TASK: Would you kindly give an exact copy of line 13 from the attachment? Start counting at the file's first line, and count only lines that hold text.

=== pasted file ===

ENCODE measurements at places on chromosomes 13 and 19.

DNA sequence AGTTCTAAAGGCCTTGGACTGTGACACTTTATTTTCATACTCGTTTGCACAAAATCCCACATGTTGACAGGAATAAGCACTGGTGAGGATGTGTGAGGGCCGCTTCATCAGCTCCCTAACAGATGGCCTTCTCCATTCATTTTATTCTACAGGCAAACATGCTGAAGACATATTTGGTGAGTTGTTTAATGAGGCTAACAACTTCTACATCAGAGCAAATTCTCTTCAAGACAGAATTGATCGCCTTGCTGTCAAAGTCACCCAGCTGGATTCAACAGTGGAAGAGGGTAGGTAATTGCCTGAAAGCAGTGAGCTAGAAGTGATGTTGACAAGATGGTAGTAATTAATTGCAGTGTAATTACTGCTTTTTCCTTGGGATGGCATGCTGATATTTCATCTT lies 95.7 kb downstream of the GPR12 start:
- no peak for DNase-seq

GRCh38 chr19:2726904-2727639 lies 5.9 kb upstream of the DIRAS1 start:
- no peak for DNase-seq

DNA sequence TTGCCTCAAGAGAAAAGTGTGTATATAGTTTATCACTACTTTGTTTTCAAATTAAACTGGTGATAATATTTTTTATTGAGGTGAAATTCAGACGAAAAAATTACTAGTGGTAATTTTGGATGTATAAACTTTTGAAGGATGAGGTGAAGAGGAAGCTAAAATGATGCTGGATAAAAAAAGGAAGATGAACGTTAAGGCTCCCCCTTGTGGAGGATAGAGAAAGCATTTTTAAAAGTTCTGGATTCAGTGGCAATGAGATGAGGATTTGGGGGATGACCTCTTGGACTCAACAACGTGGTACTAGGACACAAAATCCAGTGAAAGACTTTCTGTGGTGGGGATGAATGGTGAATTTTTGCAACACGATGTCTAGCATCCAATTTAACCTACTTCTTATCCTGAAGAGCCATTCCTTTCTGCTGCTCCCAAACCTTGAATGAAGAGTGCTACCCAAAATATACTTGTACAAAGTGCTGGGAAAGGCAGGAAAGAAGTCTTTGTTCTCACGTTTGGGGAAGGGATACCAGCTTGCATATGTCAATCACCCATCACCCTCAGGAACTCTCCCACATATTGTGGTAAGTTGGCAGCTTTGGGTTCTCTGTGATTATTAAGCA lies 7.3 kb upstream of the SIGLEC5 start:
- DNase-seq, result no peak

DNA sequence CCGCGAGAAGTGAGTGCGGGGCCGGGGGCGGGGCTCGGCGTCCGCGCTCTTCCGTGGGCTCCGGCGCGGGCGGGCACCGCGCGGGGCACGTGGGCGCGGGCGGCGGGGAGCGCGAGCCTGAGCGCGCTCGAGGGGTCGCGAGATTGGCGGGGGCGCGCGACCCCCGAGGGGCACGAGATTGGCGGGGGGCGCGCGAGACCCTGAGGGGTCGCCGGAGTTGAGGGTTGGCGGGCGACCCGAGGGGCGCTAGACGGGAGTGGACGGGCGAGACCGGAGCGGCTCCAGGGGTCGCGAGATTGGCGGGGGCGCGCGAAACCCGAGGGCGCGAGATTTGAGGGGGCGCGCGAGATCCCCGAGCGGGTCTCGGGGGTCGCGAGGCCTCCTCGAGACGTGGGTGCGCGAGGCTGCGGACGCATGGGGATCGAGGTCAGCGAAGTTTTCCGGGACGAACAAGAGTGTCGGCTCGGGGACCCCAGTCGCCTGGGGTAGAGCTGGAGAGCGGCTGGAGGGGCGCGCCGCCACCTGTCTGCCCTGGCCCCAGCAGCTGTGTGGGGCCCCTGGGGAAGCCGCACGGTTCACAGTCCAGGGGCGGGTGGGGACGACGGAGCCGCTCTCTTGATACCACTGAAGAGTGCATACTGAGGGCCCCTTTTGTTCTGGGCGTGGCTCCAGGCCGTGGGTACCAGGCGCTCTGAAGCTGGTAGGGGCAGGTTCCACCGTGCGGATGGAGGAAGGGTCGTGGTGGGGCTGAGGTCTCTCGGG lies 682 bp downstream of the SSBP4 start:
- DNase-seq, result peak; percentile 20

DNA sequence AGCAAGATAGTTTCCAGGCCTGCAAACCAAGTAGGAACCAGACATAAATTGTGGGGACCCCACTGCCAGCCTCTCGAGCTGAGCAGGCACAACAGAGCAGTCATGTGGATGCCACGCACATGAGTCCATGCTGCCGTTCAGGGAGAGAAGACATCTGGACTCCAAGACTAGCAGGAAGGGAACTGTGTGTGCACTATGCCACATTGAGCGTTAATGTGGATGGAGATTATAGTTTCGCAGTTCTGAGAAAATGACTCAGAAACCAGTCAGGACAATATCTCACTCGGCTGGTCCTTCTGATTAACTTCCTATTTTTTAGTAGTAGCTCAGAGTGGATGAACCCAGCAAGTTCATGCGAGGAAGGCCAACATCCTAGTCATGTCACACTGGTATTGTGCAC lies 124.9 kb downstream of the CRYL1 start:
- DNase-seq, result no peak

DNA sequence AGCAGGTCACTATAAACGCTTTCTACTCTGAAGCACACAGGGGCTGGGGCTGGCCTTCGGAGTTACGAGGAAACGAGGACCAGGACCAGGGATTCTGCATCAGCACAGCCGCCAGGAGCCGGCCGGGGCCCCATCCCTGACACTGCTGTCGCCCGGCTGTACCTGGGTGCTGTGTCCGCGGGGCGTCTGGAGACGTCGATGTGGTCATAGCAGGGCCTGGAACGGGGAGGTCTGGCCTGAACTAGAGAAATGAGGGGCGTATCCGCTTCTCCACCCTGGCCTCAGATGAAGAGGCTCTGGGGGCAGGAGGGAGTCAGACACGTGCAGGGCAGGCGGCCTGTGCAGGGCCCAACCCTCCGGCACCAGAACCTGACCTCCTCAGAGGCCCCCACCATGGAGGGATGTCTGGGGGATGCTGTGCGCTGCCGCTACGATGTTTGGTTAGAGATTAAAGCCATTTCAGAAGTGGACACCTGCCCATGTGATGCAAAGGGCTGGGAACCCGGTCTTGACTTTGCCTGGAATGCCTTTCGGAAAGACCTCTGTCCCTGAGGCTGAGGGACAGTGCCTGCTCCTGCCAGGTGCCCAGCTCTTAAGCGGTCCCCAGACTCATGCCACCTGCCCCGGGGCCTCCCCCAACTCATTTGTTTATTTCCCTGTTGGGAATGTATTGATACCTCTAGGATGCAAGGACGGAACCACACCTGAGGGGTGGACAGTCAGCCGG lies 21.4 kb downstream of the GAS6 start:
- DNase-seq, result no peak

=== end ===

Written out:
- DNase-seq, result no peak